When I first laid eyes on the Aurender Flow, I didn’t get it. Taken from its form-fitting leather case it looked like another portable player, albeit big and sorta on the heavy side. It also looked 90s-ish with a big ol’ center knob, a wiggly curve to its chassis resembling a logo for a hydro-spa, and one lone single-ended headphone output. Paging Forrest Gump: We got your portable player, right here. But I was completely wrong.
First, let me make one thing perfectly clear, the Aurender Flow is not a portable player. It is, in fact, a DAC and headphone amplifier capable of being used as a preamplifier and external drive (if a drive is installed in it), that makes it ideally suited for nearfield high-performance desktop use. That large knob I mocked earlier…well, its size and feel make it one of the most accommodating volume knobs I’ve ever had the occasion to fondle while hunting for that ideal SPL.
With its footprint measuring only 5½" by 3½" by 1", Aurender packs a lot of technology into the Flow’s one-pound chassis. The DAC uses an XMOS USB interface and Sabre ESS9018K2M chips, and has its own internal 4450mAh battery power supply. The Flow can handle any digital data stream up to 384/32 PCM and 128x DSD via USB and 192/24 PCM via its TosLink input. Although the Flow has only a single-ended ¼" ’phone-jack output, it can be configured in several ways. It can be variable output in 0.5dB increments up to 2 volts or you can configure the Flow for fixed output at either 2 or 5 volts. No, that was not a typo—5 volts. Output impedance is only 0.06 ohms.
The first time I saw the Flow I was confused by its m-SATA drive capability. You can add a drive to the Flow, and most people would assume it is for storing music to be played on it. They would be correct, but unlike a portable player where you could access the drive on the go, the Flow’s drive can only be used when it is connected to a computer. But using an Apple camera connection cable, one can also access the contents of an iPad or iPhone.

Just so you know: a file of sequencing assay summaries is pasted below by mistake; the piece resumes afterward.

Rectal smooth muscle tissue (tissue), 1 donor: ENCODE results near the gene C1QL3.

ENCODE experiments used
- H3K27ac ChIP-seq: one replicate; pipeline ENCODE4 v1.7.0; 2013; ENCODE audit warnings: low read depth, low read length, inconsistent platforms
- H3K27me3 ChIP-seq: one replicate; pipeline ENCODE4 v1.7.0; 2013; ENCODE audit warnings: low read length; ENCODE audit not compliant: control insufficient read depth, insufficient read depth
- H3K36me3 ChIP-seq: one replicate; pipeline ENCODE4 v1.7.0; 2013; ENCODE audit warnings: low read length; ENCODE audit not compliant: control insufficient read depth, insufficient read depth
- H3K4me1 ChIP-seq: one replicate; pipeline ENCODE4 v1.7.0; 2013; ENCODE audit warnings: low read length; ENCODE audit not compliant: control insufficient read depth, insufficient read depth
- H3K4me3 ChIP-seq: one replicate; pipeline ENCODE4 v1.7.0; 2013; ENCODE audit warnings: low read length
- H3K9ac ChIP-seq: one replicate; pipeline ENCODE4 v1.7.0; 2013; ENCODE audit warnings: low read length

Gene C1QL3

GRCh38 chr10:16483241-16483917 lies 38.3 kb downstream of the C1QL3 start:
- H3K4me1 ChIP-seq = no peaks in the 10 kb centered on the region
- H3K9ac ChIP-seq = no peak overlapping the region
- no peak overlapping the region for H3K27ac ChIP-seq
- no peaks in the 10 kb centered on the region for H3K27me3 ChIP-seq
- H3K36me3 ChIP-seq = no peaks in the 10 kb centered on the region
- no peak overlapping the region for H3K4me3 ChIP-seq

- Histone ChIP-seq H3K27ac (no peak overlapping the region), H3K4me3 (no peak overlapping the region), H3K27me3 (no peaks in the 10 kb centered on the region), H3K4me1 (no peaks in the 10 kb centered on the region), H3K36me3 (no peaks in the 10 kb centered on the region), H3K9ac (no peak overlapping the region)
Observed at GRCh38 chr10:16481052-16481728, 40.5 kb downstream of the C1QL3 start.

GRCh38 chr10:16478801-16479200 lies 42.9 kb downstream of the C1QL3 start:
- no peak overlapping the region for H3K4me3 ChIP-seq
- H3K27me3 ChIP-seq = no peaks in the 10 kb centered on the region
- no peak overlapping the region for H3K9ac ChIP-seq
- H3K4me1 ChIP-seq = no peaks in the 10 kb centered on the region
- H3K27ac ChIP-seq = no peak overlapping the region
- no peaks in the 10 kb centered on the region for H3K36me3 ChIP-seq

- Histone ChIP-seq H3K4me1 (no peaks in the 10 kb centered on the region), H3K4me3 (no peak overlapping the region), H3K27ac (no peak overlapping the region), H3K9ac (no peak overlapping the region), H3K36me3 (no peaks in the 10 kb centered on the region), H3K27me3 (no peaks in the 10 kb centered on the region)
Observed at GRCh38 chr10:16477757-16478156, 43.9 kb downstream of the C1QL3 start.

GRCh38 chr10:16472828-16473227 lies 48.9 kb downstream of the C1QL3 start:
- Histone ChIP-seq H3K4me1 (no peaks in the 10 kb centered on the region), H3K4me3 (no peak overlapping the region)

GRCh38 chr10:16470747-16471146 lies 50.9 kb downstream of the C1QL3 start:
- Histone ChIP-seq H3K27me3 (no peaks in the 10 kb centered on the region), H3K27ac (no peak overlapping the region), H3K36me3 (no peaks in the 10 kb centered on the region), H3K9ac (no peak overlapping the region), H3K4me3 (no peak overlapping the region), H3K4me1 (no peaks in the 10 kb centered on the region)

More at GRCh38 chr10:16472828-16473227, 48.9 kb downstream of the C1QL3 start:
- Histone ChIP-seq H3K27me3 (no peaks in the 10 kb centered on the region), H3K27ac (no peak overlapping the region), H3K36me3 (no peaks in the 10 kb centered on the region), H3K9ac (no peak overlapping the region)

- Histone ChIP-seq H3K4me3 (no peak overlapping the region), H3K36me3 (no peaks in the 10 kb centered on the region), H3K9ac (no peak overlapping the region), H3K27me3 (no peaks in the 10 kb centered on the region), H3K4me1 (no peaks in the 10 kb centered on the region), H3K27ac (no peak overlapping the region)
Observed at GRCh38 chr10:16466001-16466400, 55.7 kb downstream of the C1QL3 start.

In function, this is similar to the Auralic 2000 DAC/headphone stand that I reviewed in Issue 246. It, too, had provisions for tethering a drive that could only be accessed while the Auralic was connected to a computer. The difference is that the Flow holds the drive internally while the Auralic uses external drives.
The Flow is the first USB DAC I’ve seen that is USB 3.0-compatible. If your computer only supports USB 2.0, no worries, the Flow has provisions within its menu for several different “host modes” optimized for various computer systems. The options include USB2, USB3, Mac, IOS, and Android.
The Flow also has user-selectable digital filters. For PCM it has, by default, a PCM1 filter (which is a slow roll-off, in-band filter), and a PCM2 (which is a minimum-phase PCM filter). DSD users have the option of moving the DSD cut-off filter from the default, DSD at 47.7kHz, to 50, 60, or even 70kHz. There are three charging options: CHG+ is constant charging mode; CHG- turns off the charger; and CHGA- configures the Flow for automatic charging whenever music is not playing.